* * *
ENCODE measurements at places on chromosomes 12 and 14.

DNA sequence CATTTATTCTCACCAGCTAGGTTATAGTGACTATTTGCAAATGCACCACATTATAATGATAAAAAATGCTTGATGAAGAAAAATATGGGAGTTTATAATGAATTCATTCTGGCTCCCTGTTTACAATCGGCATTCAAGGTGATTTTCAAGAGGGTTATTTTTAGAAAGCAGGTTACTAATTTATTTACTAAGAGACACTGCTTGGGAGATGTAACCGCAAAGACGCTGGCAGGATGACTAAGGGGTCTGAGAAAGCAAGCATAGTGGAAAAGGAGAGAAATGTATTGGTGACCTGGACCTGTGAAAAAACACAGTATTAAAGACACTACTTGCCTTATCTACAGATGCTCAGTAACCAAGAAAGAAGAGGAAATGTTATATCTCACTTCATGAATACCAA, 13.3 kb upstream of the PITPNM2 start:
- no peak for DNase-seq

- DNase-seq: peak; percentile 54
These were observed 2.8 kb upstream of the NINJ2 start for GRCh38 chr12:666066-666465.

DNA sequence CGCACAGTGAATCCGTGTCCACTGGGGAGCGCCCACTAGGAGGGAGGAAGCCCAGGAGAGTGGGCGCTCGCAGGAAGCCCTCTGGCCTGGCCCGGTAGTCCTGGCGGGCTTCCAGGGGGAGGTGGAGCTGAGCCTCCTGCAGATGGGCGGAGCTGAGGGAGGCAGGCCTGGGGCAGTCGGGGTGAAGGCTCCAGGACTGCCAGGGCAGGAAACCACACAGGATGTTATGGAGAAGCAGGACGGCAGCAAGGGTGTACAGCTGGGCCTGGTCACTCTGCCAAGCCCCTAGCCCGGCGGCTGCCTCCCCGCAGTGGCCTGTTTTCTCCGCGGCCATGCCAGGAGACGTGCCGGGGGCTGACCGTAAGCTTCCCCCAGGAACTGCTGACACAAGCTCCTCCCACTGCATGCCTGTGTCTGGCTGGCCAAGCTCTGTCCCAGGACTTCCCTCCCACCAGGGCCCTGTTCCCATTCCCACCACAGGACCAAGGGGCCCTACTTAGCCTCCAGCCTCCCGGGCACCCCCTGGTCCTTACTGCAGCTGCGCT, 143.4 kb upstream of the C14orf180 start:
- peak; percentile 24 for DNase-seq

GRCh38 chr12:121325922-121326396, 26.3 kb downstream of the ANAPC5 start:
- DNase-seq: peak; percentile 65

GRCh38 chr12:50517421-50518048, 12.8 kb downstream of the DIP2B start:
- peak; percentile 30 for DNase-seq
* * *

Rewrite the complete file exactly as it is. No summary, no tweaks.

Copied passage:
ENCODE measurements at places on chromosomes 12 and 14.

DNA sequence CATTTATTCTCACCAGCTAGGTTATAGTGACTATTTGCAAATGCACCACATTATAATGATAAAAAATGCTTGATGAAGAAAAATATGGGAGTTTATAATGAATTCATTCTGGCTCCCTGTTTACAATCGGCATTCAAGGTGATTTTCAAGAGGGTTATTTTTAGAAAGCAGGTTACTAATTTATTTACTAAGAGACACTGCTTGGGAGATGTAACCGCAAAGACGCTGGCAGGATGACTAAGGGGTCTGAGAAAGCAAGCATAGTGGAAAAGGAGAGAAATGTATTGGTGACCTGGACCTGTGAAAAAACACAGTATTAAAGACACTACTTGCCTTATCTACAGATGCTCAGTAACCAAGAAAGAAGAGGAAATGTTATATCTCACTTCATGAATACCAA, 13.3 kb upstream of the PITPNM2 start:
- no peak for DNase-seq

- DNase-seq: peak; percentile 54
These were observed 2.8 kb upstream of the NINJ2 start for GRCh38 chr12:666066-666465.

DNA sequence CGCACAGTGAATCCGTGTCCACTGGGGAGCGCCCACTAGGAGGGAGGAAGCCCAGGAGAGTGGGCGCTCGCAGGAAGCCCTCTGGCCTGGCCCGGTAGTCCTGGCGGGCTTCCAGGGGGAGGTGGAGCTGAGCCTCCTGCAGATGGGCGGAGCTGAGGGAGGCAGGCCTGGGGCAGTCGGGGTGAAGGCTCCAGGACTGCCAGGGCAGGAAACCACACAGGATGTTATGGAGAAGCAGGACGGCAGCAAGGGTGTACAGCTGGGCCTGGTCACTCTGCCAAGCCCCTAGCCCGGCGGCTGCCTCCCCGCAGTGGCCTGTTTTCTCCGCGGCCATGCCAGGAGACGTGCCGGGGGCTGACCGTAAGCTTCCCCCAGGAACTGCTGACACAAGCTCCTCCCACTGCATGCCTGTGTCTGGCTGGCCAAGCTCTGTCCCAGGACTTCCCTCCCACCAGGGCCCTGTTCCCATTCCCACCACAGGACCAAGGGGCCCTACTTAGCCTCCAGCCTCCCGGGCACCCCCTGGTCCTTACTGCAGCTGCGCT, 143.4 kb upstream of the C14orf180 start:
- peak; percentile 24 for DNase-seq

GRCh38 chr12:121325922-121326396, 26.3 kb downstream of the ANAPC5 start:
- DNase-seq: peak; percentile 65

GRCh38 chr12:50517421-50518048, 12.8 kb downstream of the DIP2B start:
- peak; percentile 30 for DNase-seq